Murder in the Library - Ōtāhuhu

6.15 for a 6.30pm panel discussion
Ōtāhuhu Library
28-30 Mason Ave
Ōtāhuhu, Auckland

The Ngaio Marsh Awards, in association with the New Zealand Book Council and Auckland Libraries, invite South Auckland booklovers to a free event featuring a diverse panel of four talented local crime writers.

Over the past century, crime writing has evolved from puzzle-like entertainment into modern novels delving deeply into people, places, and psychology. Still the world's most popular form of storytelling, crime fiction can take readers into all aspects of society, providing page-turning entertainment and memorable characters while also addressing real-life social issues.

2017 Ngaio Marsh Awards contenders Angus Gillies, Sidney Mazzi and Fiona Sussman are joined by Auckland-based international thriller writer Catherine Lea to talk about what inspired them to write tales full of crime, and how they create memorable characters and bring the world of their novels to vibrant life.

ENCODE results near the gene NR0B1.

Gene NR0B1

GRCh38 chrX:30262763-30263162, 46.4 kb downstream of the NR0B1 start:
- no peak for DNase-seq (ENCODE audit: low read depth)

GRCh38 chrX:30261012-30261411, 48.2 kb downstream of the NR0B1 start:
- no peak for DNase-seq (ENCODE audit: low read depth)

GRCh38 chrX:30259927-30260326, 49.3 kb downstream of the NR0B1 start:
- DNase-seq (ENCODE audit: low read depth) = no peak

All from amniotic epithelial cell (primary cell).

WHEN: Wednesday, 24 May 2017
WHERE: Otahuhu Library, 28-30 Mason Ave, Otahuhu, Auckland
WHEN: 6.15 for a 6.30pm panel discussion

This is a free event.

Angus Gillies' Ngati Dread trilogy, which examined a 1980s rastafarian uprising in Ruatoria, has been described as "one of the most remarkable books ever written about crime, race, religious voodoo, and the New Zealand way of life and death" (The Spinoff).

Catherine Lea worked in IT sales and recruitment, and writes international thrillers from her Auckland home. Her books have been translated into German, and praised as "thrillers with heart" and "absolutely spellbinding... completely unputdownable".

Sidney Mazzi is originally from Brazil and has worked in a variety of business roles in New Zealand. He now lives in Hamilton. His debut crime tale TAINTED BY FIRE has been described as "an exciting story that shows plenty of promise".

Fiona Sussman's THE LAST TIME WE SPOKE delves into the aftermath of a home invasion, and "shows the freshness and daring of Alan Duff's ONCE WERE WARRIORS" (Takahe) while being "a gripping story of grief and redemption" (Sunday Mirror).